Katrina is less interested in the Cliffs than in the slate walls. She can't see over them anyway, unless we lift her up. Jon shows her the spiral-like raised lines on them and explains that they were made by worm trails. She is fascinated. She wants to know where the worms are.
A few hours later, Blarney Castle. The steps up are scarier than I remember. Maybe because I have an enthusiastic 4-year-old ahead of me--really, above me--who has no fear of the spiral staircase, whose feet drift closer and closer to the narrow portion of the stairs. She, of course, is the princess of the castle and all she surveys.
Our bed and breakfast that night is in Cobh, a small town on an island in the Cork harbor. It is not in the Tom-Tom...just like the Cliffs of Moher and pretty much anything outside of the cities. Our map is not great, and our directions to the hotel even worse. After an hour or so of confusion, we finally arrive. Curiously, the restaurant attached to the hotel is Chinese. I wonder how the Chinese wait staff and cooks found their way to a tiny little tourist town on the south edge of Ireland. They are very solicitious of my gluten intolerance, and I have my first dinner in a Chinese restaurant since I was diagnosed with celiac 5 years ago. It is amazingly good, even without soy sauce.
The next day, a short drive to Waterford. Katrina loves watching the glass-blowing at the Waterford Crystal Factory, but the rest of the tour bores her. As does the shopping. The same is true for M., the 11-year-old daughter of our traveling companions.
Later, we take a walk through Waterford's pedestrian zone. Then, the highlight of the trip for an 11-year-old girl: the discovery of a Claire's store. It's evening, so the store is closed. We're leaving the next morning to catch our flight out of Dublin. We plan to be in front of Claire's when it opens the next morning at 9:30 am and back to the hotel to check out by 10 am. Both girls are excited. Katrina can't wait to get some "jewels."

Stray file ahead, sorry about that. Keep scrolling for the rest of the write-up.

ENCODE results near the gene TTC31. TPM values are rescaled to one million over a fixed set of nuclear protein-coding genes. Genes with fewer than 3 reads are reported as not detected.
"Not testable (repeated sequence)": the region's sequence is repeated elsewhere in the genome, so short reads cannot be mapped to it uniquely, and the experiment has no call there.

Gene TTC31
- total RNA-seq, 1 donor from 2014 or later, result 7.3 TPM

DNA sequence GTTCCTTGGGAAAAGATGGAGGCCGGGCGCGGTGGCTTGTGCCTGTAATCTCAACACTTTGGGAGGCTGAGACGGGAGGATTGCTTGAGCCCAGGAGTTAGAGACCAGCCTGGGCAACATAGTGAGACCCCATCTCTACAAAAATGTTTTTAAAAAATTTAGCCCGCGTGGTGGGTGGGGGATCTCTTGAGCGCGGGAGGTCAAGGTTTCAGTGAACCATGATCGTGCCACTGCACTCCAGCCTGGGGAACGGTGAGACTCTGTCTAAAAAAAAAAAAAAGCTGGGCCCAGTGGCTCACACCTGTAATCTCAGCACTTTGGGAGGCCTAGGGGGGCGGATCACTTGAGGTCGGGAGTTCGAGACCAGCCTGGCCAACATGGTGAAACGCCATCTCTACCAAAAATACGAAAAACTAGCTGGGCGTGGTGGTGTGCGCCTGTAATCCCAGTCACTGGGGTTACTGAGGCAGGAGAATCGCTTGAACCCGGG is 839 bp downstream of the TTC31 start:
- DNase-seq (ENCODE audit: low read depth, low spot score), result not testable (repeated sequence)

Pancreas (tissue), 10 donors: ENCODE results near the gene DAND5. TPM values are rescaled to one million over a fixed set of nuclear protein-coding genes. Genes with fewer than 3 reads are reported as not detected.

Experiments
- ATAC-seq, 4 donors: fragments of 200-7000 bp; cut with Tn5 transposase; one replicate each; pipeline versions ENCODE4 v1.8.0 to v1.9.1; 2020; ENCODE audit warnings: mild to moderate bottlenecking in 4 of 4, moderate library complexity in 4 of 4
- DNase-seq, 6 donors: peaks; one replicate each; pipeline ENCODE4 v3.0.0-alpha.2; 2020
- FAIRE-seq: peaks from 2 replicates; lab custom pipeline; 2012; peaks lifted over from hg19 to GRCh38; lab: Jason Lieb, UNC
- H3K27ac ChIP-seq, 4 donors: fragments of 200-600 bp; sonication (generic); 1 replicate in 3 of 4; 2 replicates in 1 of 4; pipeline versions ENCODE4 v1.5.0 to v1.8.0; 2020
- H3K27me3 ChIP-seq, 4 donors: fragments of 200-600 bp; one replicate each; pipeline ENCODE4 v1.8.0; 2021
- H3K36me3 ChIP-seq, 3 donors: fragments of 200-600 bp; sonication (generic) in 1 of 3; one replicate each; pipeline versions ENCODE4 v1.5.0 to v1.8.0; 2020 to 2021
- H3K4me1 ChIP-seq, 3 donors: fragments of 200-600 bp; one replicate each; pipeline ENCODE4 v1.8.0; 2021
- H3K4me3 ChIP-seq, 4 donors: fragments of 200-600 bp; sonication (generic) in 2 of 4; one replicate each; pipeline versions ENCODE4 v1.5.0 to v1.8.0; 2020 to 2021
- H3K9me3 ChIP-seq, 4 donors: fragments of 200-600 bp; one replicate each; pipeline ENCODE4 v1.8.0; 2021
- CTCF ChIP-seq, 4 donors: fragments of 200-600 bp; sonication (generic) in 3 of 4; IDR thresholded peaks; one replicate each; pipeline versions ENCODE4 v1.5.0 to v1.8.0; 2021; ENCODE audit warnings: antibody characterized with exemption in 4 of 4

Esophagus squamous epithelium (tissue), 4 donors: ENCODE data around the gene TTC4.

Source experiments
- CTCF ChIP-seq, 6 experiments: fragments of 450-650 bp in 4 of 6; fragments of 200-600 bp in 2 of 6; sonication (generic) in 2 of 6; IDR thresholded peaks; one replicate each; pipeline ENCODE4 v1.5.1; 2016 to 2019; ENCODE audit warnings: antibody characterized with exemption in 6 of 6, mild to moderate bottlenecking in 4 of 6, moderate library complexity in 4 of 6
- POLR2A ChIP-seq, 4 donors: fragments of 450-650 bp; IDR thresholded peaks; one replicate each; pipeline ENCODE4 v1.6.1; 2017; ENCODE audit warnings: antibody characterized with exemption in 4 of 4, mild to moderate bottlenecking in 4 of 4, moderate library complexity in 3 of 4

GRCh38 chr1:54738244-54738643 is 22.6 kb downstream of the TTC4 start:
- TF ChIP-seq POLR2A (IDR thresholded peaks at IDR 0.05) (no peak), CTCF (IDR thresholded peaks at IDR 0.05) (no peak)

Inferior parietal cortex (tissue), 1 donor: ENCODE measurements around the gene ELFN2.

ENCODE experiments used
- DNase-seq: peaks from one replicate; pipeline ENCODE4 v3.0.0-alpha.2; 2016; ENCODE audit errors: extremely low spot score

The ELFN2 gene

Sure enough, at 9:30 am, both moms and girls are standing outside the door. It takes only 15 minutes for Katrina and M. to pick out approximately 30 Euros worth of assorted gee-gaws. (I did add a bit to Katrina's basket by buying a headband that might not slide out of her hair, as well as a pair of leg warmers in case she continues her dresses-only policy into the dead of winter. Again.)
In the car again, we find that the roads improve the closer we get to Dublin. We make it to the Dublin airport early enough to consider going somewhere else first, but late enough to decide to play it safe. Much sitting around and then standing in lines ensues, which is much longer and more frustrating than the actual two-hour flight itself.
We arrive at Hahn airport a little before 10 pm. Katrina falls asleep in the car and makes a smooth transition to her own bed. We stumble into bed at 11:30 pm. A lovely trip, if a little too much driving. Next time, we'll take it slower.
And as I drift off to sleep, I can't help but smile: with the new day begins a new school year for Katrina.